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New Broad-Based Campaign to Declare Education Emergency and Demand Immediate Action from DOE

September 16, 2010

More than two-dozen New York City elected officials, New York’s leading education advocacy organizations, and hundreds of parents will gather on the steps of the Department of Education today at 11 AM to declare an education emergency in City schools, and to launch “Save our Schools”—an effort to secure immediate intervention services for more than 200,000 students who are unprepared for college.

 Elected officials, parents, and education advocates will demand that the Department of Education (DOE) take the immediate action necessary to get these children back on track.  Demands will include academic intervention services for individual students, comprehensive supports for struggling schools, and suspension of DOE policies and decisions based on the clearly flawed current system of testing and monitoring.

 This summer, parents were shocked to learn that a more accurate recalibration of state test scores revealed that reading scores for City students had dropped by 27 points since last year, while math scores dropped 28 points.  The achievement gap between Black and Latino and white students – and between students from poor families and those from more affluent families – also widened significantly.

 This year, 109,427 more students do not meet English  Language Arts (ELA) standards—meaning they are not on track for college.  There are also now 369 schools where at least two out of every three students do not meet ELA standards.  Last year there were five such schools.  Yet the DOE eliminated its office and staff for Academic Intervention Services last year.  If the DOE followed current policy, more than 50,000 additional students would likely be held back a grade based on test scores.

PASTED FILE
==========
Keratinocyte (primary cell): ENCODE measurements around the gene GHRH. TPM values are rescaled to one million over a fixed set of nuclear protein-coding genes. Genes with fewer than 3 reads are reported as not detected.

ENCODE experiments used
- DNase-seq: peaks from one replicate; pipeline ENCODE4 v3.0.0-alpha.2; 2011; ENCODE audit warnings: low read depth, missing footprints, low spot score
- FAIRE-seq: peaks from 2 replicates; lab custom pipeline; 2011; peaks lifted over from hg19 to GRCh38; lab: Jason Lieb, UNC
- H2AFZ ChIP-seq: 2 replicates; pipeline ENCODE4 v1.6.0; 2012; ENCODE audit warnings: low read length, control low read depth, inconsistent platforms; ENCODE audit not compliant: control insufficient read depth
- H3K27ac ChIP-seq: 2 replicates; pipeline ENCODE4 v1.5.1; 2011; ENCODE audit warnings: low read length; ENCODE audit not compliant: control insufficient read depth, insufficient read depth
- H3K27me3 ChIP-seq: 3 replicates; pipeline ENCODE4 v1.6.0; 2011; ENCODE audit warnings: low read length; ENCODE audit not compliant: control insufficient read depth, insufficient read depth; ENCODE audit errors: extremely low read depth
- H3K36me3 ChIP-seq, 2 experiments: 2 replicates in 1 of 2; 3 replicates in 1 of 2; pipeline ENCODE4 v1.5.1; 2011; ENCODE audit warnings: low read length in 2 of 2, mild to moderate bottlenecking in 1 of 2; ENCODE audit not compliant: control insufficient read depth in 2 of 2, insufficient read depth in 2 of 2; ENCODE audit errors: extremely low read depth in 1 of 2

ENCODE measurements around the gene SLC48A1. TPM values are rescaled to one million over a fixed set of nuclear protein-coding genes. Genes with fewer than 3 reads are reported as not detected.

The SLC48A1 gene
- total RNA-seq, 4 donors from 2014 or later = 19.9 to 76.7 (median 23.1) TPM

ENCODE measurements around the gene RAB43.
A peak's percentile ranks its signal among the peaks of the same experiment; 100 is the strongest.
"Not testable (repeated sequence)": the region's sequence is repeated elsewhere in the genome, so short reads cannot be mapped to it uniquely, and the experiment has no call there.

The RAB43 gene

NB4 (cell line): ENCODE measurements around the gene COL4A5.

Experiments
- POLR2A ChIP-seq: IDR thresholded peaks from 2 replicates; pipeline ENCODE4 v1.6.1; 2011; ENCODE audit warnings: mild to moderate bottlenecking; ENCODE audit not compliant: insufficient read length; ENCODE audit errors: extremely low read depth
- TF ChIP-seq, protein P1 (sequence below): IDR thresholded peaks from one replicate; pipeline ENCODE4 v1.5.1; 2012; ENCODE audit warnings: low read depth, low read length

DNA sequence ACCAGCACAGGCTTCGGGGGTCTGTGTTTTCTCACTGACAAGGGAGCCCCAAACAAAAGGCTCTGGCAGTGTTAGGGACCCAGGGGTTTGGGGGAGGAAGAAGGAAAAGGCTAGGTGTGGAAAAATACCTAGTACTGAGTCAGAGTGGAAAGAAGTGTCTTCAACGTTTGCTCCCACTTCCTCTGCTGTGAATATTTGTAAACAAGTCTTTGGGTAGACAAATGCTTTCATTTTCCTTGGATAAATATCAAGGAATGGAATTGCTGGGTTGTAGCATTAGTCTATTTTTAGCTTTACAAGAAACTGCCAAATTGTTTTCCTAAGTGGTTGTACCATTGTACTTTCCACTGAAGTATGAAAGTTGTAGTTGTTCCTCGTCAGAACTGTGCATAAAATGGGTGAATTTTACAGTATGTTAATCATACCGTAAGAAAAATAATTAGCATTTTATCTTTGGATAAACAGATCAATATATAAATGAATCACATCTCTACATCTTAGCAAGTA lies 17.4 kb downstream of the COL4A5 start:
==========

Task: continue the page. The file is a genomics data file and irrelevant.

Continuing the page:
Where:       Steps of NYC Department of Education

52 Chambers Street, Manhattan

 When:        11 AM – Thursday, September 16th

Who:          Manhattan Borough President Scott Stringer; Council Members Jumaane Williams, Daniel Dromm, Mathieu Eugene, Leticia James, Al Vann, Charles Barron, Brad Lander, Stephen Levin, Robert Jackson, Gale Brewer, Margaret Chin, Leroy Comrie, Inez Dickens, Melissa Mark-Viverito, Dominic Recchia, Ydanis Rodriguez, Mark Weprin, James Sanders Jr., Darlene Mealy, and Lew Fidler; Assembly Members William Boyland Jr., Karim Camara, Jeff Aubry, Inez Barron, James Brennan, Hakeem Jeffries, Grace Meng, Annette Robinson, and Darryl Towns; State Senators John Sampson, Bill Perkins, and Shirley Huntley;  State Senator-elect Gustavo Rivera.

Representatives from New York’s leading education advocacy groups, including Advocates for Children, Alliance for Quality Education, Brooklyn Young Mothers Collective, Campaign for Fiscal Equity, Center for Arts Education, Center for Immigrant Families, Class Size Matters, NYC Coalition for Educational Justice, Coalition for Asian American Children and Families (CACF), Concerned Advocates for Public Education (CAPE), Council of School Supervisors and Administrators, Education Voters of NY, Grassroots Education Movement (GEM), Northwest Bronx Community and Clergy Coalition, NY Charter Parents Association, NY Coalition of Radical Educators (NYCORE), New York Communities for Change, Staten Island Federation of PTAs, Time Out from Testing, United Federation of Teachers, and Urban Youth Collaborative.

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